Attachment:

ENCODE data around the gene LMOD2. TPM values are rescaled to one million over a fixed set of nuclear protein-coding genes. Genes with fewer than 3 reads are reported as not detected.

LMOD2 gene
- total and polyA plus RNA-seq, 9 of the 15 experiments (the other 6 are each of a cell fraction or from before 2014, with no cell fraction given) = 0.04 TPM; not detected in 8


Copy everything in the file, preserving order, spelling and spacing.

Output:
ENCODE data around the gene LMOD2. TPM values are rescaled to one million over a fixed set of nuclear protein-coding genes. Genes with fewer than 3 reads are reported as not detected.

LMOD2 gene
- total and polyA plus RNA-seq, 9 of the 15 experiments (the other 6 are each of a cell fraction or from before 2014, with no cell fraction given) = 0.04 TPM; not detected in 8